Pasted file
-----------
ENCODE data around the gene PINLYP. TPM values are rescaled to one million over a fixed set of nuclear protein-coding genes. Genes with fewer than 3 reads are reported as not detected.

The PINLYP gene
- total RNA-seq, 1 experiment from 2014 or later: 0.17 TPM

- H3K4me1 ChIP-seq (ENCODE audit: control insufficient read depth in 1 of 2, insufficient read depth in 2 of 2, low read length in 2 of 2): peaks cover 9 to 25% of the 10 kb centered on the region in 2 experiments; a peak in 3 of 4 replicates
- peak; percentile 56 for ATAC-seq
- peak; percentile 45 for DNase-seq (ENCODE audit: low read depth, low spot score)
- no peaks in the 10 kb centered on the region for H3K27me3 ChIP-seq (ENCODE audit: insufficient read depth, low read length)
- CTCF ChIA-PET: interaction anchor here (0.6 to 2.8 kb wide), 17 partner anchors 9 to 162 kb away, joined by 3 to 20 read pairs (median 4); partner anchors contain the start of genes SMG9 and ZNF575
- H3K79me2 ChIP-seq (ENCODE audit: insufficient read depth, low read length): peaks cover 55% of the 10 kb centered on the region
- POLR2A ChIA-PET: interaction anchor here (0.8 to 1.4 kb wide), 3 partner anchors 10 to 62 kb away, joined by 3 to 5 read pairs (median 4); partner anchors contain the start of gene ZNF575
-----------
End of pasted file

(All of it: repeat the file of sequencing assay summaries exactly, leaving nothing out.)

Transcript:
ENCODE data around the gene PINLYP. TPM values are rescaled to one million over a fixed set of nuclear protein-coding genes. Genes with fewer than 3 reads are reported as not detected.

The PINLYP gene
- total RNA-seq, 1 experiment from 2014 or later: 0.17 TPM

- H3K4me1 ChIP-seq (ENCODE audit: control insufficient read depth in 1 of 2, insufficient read depth in 2 of 2, low read length in 2 of 2): peaks cover 9 to 25% of the 10 kb centered on the region in 2 experiments; a peak in 3 of 4 replicates
- peak; percentile 56 for ATAC-seq
- peak; percentile 45 for DNase-seq (ENCODE audit: low read depth, low spot score)
- no peaks in the 10 kb centered on the region for H3K27me3 ChIP-seq (ENCODE audit: insufficient read depth, low read length)
- CTCF ChIA-PET: interaction anchor here (0.6 to 2.8 kb wide), 17 partner anchors 9 to 162 kb away, joined by 3 to 20 read pairs (median 4); partner anchors contain the start of genes SMG9 and ZNF575
- H3K79me2 ChIP-seq (ENCODE audit: insufficient read depth, low read length): peaks cover 55% of the 10 kb centered on the region
- POLR2A ChIA-PET: interaction anchor here (0.8 to 1.4 kb wide), 3 partner anchors 10 to 62 kb away, joined by 3 to 5 read pairs (median 4); partner anchors contain the start of gene ZNF575